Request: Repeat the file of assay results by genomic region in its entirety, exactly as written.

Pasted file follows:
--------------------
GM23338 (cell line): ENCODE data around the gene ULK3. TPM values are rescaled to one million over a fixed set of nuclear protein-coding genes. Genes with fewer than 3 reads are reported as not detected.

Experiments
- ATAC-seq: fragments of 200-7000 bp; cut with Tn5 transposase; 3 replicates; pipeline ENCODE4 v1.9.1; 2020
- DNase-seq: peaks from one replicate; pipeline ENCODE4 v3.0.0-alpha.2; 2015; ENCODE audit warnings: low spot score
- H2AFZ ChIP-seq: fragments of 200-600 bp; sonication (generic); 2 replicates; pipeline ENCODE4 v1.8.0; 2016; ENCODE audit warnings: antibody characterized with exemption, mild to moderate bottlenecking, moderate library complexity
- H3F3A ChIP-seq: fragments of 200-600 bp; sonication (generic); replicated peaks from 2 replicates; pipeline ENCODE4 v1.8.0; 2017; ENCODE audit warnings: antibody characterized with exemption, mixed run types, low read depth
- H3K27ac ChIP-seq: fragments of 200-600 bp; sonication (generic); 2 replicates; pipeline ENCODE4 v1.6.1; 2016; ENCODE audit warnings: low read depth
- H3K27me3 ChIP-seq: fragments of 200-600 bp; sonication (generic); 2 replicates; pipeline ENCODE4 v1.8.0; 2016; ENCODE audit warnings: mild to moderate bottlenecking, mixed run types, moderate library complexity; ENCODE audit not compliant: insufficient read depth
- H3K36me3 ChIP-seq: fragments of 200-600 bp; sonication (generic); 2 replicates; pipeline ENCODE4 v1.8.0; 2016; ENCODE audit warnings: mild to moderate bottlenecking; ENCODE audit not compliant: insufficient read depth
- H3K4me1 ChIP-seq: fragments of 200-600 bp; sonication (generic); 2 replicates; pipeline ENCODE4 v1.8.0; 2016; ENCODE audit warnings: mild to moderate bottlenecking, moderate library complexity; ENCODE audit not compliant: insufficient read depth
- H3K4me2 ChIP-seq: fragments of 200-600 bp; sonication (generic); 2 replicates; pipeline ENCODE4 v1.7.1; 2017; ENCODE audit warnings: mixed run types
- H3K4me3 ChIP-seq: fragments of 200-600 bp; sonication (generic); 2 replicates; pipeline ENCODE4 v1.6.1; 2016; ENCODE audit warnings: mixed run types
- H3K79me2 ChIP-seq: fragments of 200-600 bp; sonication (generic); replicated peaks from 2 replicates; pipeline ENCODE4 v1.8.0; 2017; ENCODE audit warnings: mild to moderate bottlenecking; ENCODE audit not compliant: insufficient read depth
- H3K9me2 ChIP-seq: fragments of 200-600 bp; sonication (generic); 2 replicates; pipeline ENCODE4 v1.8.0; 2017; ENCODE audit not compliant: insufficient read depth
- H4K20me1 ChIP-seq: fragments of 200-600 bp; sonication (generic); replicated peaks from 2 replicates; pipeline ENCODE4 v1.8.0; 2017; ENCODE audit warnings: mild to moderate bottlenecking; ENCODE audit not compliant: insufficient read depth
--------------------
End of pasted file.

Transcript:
GM23338 (cell line): ENCODE data around the gene ULK3. TPM values are rescaled to one million over a fixed set of nuclear protein-coding genes. Genes with fewer than 3 reads are reported as not detected.

Experiments
- ATAC-seq: fragments of 200-7000 bp; cut with Tn5 transposase; 3 replicates; pipeline ENCODE4 v1.9.1; 2020
- DNase-seq: peaks from one replicate; pipeline ENCODE4 v3.0.0-alpha.2; 2015; ENCODE audit warnings: low spot score
- H2AFZ ChIP-seq: fragments of 200-600 bp; sonication (generic); 2 replicates; pipeline ENCODE4 v1.8.0; 2016; ENCODE audit warnings: antibody characterized with exemption, mild to moderate bottlenecking, moderate library complexity
- H3F3A ChIP-seq: fragments of 200-600 bp; sonication (generic); replicated peaks from 2 replicates; pipeline ENCODE4 v1.8.0; 2017; ENCODE audit warnings: antibody characterized with exemption, mixed run types, low read depth
- H3K27ac ChIP-seq: fragments of 200-600 bp; sonication (generic); 2 replicates; pipeline ENCODE4 v1.6.1; 2016; ENCODE audit warnings: low read depth
- H3K27me3 ChIP-seq: fragments of 200-600 bp; sonication (generic); 2 replicates; pipeline ENCODE4 v1.8.0; 2016; ENCODE audit warnings: mild to moderate bottlenecking, mixed run types, moderate library complexity; ENCODE audit not compliant: insufficient read depth
- H3K36me3 ChIP-seq: fragments of 200-600 bp; sonication (generic); 2 replicates; pipeline ENCODE4 v1.8.0; 2016; ENCODE audit warnings: mild to moderate bottlenecking; ENCODE audit not compliant: insufficient read depth
- H3K4me1 ChIP-seq: fragments of 200-600 bp; sonication (generic); 2 replicates; pipeline ENCODE4 v1.8.0; 2016; ENCODE audit warnings: mild to moderate bottlenecking, moderate library complexity; ENCODE audit not compliant: insufficient read depth
- H3K4me2 ChIP-seq: fragments of 200-600 bp; sonication (generic); 2 replicates; pipeline ENCODE4 v1.7.1; 2017; ENCODE audit warnings: mixed run types
- H3K4me3 ChIP-seq: fragments of 200-600 bp; sonication (generic); 2 replicates; pipeline ENCODE4 v1.6.1; 2016; ENCODE audit warnings: mixed run types
- H3K79me2 ChIP-seq: fragments of 200-600 bp; sonication (generic); replicated peaks from 2 replicates; pipeline ENCODE4 v1.8.0; 2017; ENCODE audit warnings: mild to moderate bottlenecking; ENCODE audit not compliant: insufficient read depth
- H3K9me2 ChIP-seq: fragments of 200-600 bp; sonication (generic); 2 replicates; pipeline ENCODE4 v1.8.0; 2017; ENCODE audit not compliant: insufficient read depth
- H4K20me1 ChIP-seq: fragments of 200-600 bp; sonication (generic); replicated peaks from 2 replicates; pipeline ENCODE4 v1.8.0; 2017; ENCODE audit warnings: mild to moderate bottlenecking; ENCODE audit not compliant: insufficient read depth